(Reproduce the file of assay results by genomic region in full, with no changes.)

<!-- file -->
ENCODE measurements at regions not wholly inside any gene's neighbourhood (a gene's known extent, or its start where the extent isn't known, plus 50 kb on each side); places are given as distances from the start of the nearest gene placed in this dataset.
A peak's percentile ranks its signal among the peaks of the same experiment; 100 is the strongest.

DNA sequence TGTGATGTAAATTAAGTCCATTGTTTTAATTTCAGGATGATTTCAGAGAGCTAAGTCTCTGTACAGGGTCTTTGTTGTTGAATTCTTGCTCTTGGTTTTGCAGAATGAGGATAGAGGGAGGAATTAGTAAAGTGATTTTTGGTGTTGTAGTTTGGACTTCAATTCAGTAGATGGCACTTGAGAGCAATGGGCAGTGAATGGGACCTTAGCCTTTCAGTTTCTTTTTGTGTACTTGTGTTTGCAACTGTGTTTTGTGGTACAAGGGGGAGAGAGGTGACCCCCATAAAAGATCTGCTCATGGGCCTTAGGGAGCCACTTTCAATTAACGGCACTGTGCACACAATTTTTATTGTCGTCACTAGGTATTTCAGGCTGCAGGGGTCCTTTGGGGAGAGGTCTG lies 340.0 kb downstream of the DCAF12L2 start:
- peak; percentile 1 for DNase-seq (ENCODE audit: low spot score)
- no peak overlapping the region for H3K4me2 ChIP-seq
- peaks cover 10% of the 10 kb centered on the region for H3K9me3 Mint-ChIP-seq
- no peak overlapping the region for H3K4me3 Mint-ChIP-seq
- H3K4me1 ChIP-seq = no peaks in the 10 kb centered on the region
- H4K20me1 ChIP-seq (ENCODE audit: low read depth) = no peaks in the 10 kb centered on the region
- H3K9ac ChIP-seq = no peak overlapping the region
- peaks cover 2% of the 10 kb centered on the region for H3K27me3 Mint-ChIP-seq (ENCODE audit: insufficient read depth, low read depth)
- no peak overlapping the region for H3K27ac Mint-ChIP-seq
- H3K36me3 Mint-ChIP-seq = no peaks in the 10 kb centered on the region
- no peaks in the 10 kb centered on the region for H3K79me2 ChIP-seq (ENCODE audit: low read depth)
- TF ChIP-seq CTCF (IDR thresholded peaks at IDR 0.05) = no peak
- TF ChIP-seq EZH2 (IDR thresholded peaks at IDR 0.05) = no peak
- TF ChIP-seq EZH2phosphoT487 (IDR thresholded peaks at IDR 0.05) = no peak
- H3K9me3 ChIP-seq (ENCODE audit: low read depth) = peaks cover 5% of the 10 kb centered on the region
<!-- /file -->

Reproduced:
ENCODE measurements at regions not wholly inside any gene's neighbourhood (a gene's known extent, or its start where the extent isn't known, plus 50 kb on each side); places are given as distances from the start of the nearest gene placed in this dataset.
A peak's percentile ranks its signal among the peaks of the same experiment; 100 is the strongest.

DNA sequence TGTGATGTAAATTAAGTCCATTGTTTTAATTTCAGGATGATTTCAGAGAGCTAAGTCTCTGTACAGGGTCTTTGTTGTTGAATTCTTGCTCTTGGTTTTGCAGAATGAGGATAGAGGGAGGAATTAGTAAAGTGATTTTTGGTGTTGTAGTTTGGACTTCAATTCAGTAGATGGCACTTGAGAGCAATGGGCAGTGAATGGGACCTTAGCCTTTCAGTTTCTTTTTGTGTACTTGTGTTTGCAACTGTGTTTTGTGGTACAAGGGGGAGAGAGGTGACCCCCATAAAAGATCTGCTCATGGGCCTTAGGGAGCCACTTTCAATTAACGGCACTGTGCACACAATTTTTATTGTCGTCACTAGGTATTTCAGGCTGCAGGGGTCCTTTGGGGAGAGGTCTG lies 340.0 kb downstream of the DCAF12L2 start:
- peak; percentile 1 for DNase-seq (ENCODE audit: low spot score)
- no peak overlapping the region for H3K4me2 ChIP-seq
- peaks cover 10% of the 10 kb centered on the region for H3K9me3 Mint-ChIP-seq
- no peak overlapping the region for H3K4me3 Mint-ChIP-seq
- H3K4me1 ChIP-seq = no peaks in the 10 kb centered on the region
- H4K20me1 ChIP-seq (ENCODE audit: low read depth) = no peaks in the 10 kb centered on the region
- H3K9ac ChIP-seq = no peak overlapping the region
- peaks cover 2% of the 10 kb centered on the region for H3K27me3 Mint-ChIP-seq (ENCODE audit: insufficient read depth, low read depth)
- no peak overlapping the region for H3K27ac Mint-ChIP-seq
- H3K36me3 Mint-ChIP-seq = no peaks in the 10 kb centered on the region
- no peaks in the 10 kb centered on the region for H3K79me2 ChIP-seq (ENCODE audit: low read depth)
- TF ChIP-seq CTCF (IDR thresholded peaks at IDR 0.05) = no peak
- TF ChIP-seq EZH2 (IDR thresholded peaks at IDR 0.05) = no peak
- TF ChIP-seq EZH2phosphoT487 (IDR thresholded peaks at IDR 0.05) = no peak
- H3K9me3 ChIP-seq (ENCODE audit: low read depth) = peaks cover 5% of the 10 kb centered on the region